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'Let's Do It!' (Part 5) - An almost Cross Country Cycling Adventure (Adrian, TX to Hays, KS)

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'Let's Do It!' (Part 5) - An almost Cross Country Cycling Adventure (Adrian, TX to Hays, KS)

Headwinds greeted us as we journeyed east out of Adrian, TX. It was mid-September and the weather was changing as we could see our breath in the morning shuffle to pack our bikes, eat, shake the tiredness from our legs and take a quick blood sugar to see where my blood sugars were residing.  Our timing for this adventure would reveal outstanding Fall colors while scrambling for warmer clothing as the temperatures began to sink.  Not matter, each day was
amazing and a true revealing of the wonderful American spirit and hospitality. 

We are joined by a overly friendly dog - Between Adrian and Amarillo, TX

We are joined by a overly friendly dog - Between Adrian and Amarillo, TX

Going through my journal from the trip, I see that on this short segment that while we pulled onto an on ramp I would grab onto a truck bumper and got a free, yet limited ride.  Yes, I have just disallowed my riding a bicycle from Tucson, AZ to Yorktown, VA. 

Oklahoma sign-e.jpg

This short Texas segment also included the dog in the photo above.  Rog had stopped to pet the Toto and soon the dog had chosen us as his new owners.  He went Crazy!  The photo must be me and said dog as he/she, for some silly reason, elected to stick by me mimicking a tick.  Rog found this to be of supreme humor.  After 3+ miles (at 14 miles per hour) Toto tuckered out and was seen no more.

One of the all-time best billboards ever created - Oklahoma

One of the all-time best billboards ever created - Oklahoma

Good fortune would see us with at Wayland Baptist University for a visit with Roger's brother, Lance.  Four walls and a roof over your head is a special highlight when you are seeing your breath in the morning. Also, managed to play some basketball, frisbee and continued our tradition of eating almost everything in sight.  

Lance drove us back to the route where a flash flood and tornado had touched the area the day before.  More good timing for the bike riders who prefer to avoid tornado's when possible. We would encounter some of the wet stuff and it was apparent that we were heading into a storm. Roger likes these rough, snotty conditions. I am not craving misery, although I have an ability to deal with most anything that is tossed my way or deluges from above.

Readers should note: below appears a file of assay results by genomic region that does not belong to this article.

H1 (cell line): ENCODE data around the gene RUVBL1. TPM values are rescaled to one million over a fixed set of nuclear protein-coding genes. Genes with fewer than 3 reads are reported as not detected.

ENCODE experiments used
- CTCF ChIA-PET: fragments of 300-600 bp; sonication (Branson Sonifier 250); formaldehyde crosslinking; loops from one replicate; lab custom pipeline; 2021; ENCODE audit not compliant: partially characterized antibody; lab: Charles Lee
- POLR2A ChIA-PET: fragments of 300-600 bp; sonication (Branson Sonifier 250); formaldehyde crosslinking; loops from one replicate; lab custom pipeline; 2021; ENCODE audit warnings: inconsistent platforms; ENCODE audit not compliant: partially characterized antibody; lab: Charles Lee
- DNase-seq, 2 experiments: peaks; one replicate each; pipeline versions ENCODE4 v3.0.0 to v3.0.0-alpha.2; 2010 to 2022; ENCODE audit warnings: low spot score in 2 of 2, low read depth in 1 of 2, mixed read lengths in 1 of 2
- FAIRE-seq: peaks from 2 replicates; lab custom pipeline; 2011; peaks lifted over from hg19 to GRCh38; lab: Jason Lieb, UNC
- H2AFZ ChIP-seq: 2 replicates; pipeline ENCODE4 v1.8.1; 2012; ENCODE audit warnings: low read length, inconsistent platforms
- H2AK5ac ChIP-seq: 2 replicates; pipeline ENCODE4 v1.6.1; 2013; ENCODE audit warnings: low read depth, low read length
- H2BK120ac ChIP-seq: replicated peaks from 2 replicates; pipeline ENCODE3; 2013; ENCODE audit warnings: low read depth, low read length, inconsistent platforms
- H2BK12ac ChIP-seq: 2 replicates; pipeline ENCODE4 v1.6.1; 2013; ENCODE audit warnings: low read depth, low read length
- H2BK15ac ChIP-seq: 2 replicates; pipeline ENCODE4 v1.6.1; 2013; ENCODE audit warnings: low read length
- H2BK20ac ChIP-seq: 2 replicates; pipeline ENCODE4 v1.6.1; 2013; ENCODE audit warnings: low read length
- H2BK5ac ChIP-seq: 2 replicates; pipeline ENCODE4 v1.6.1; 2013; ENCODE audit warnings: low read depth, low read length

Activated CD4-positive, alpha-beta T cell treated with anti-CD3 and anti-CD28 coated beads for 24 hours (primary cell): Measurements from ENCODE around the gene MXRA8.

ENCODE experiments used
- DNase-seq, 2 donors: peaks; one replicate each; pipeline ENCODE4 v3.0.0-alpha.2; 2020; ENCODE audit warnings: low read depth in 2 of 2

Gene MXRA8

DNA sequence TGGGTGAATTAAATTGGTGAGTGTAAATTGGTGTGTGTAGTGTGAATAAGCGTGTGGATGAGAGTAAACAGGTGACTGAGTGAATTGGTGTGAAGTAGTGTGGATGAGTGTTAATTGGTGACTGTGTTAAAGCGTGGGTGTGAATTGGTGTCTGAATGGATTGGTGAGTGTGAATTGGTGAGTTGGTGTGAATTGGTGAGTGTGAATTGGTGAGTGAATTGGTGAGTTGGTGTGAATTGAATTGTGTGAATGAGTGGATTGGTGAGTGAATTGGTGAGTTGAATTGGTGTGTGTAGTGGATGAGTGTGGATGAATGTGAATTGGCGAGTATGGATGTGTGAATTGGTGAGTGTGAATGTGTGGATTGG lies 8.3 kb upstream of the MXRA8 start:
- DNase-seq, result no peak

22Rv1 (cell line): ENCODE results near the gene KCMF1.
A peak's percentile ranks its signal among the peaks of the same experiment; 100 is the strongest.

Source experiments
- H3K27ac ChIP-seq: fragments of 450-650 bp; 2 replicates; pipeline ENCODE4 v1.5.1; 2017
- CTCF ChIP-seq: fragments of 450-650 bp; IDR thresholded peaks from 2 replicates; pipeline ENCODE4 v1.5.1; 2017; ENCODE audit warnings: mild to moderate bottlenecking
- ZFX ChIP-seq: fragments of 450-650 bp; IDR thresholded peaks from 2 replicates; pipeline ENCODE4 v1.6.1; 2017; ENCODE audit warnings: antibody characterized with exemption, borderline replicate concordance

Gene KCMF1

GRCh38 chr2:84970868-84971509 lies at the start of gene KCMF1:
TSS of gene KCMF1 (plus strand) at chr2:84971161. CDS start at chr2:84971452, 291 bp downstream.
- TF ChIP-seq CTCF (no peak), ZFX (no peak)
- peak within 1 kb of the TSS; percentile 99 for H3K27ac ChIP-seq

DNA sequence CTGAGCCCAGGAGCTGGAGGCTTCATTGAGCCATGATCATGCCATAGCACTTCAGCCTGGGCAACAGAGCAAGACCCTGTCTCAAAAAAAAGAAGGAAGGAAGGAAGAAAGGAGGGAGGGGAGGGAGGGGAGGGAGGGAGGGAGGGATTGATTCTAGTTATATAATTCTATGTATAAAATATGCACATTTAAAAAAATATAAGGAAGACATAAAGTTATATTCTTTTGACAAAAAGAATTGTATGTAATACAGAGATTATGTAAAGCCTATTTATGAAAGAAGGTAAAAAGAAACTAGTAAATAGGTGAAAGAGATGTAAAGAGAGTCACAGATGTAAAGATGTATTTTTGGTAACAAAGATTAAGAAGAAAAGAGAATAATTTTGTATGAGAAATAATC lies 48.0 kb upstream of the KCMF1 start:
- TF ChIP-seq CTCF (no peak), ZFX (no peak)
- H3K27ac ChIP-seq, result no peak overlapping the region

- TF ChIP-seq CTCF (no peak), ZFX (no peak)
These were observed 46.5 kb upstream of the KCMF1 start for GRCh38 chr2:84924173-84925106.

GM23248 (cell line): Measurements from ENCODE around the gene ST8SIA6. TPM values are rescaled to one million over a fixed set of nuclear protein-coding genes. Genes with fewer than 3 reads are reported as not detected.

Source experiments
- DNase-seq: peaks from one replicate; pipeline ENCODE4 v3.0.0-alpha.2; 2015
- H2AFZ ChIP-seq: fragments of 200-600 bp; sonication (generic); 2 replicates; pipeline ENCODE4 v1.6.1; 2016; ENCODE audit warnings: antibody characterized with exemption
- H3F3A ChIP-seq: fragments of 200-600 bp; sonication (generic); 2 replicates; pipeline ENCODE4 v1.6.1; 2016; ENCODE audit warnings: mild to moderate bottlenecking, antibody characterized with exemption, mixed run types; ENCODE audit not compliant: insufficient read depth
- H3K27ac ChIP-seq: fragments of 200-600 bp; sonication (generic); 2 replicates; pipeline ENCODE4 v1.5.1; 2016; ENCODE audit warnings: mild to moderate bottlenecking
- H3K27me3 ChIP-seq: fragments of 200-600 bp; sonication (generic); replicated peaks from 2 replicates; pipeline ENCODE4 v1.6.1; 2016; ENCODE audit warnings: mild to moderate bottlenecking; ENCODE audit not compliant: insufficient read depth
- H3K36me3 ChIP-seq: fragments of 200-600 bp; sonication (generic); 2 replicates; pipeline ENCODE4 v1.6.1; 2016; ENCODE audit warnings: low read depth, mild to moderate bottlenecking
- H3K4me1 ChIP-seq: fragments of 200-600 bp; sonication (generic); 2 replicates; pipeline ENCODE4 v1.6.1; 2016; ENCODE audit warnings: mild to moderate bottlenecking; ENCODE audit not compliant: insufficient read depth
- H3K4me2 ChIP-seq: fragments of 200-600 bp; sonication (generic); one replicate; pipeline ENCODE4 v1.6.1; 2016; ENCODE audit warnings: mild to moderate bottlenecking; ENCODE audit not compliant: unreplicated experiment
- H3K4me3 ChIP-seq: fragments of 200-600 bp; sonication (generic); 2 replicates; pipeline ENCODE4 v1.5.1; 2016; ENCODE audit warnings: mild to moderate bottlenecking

A 109-mile day and we were into Oklahoma and pretty much out. The panhandle of OK is short by all standards and we rolled into Kansas, my birthplace and home for all of six months. This would be our third 100+ mile day.  I still think back to how incredible this was as we were carrying loads that should only be transported by something with a machine designed to convert one form of energy into mechanical energy.  Yes, an engine.

Both of us with my Grandma (Eleanor Gottschalk) in Hays, KS

Both of us with my Grandma (Eleanor Gottschalk) in Hays, KS

Kansas sign.jpg

Roger would share during this segment, "This whole thing is still novel.  If the time is right and the music inspiring, I'll get goosebumps all over my legs and my understanding will tingle with joy, just thinking about how fun this is."

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Let's Do It! (Part 3)

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Let's Do It! (Part 3)

Let's Do It! (Part 3)

At the end of Part 2, I mentioned something about the fact that Roger and I rarely knew where we would be resting our heads  after a day on the bicycle.  That was part of the excitement of the day as we pedaled to the end of either:

1.  our sanity

2.  our hunger

3.  daylight

4.  our physical limits

5.  all of the above

I only remember 3 hotel/motel stopovers.  These were not planned, just happened to come across a cheap hotel/motel or we truly needed a shower.  

The beauty of this adventure was a true lack of planning and a 'winging it' attitude.  Since we only had about 1.5 months to prepare, it did not allow us to do much planning other than the expected scurry to get out of Tucson, pedaling east.

Since I have diabetes there was at least a degree of extra planning on my part.  Keeping Dave alive would require insulin, syringes, low blood sugar items, blood testing supplies, patience, and perseverance.  

We did a lot of camping out.  This was in Santa Fe, NM

The true heroes of the tour were the fraternities, kind families we usually met in grocery stores, churches, and the dependable fire departments.  They always took us in.  I can still remember sleeping in a fire truck. I have this vague memory of setting off the fire alarm in the fire station in Sonora, Kentucky, as we accidently burned, yet another meal.  I will have to dig into my photo archives for the classic photo of Rog dressed in fireman apparel on his bicycle.  

One of those lingering memories is a couple in Missouri that invited us to stay at their home.  After dinner they went out for the evening.  We had the place to ourselves.

A list of places we challenged ourselves to spend the night included:

Cemetery

- score!

Jail

- we were rejected

The Cookie Lady

- A Virginia must stop!  There were cookies, so not really a 'true' challenge.

Bus

- Don't remember if it was on our challenge list, but we managed a bizarre evening in a bus.

Yes, after Part 3 we will escape New Mexico!

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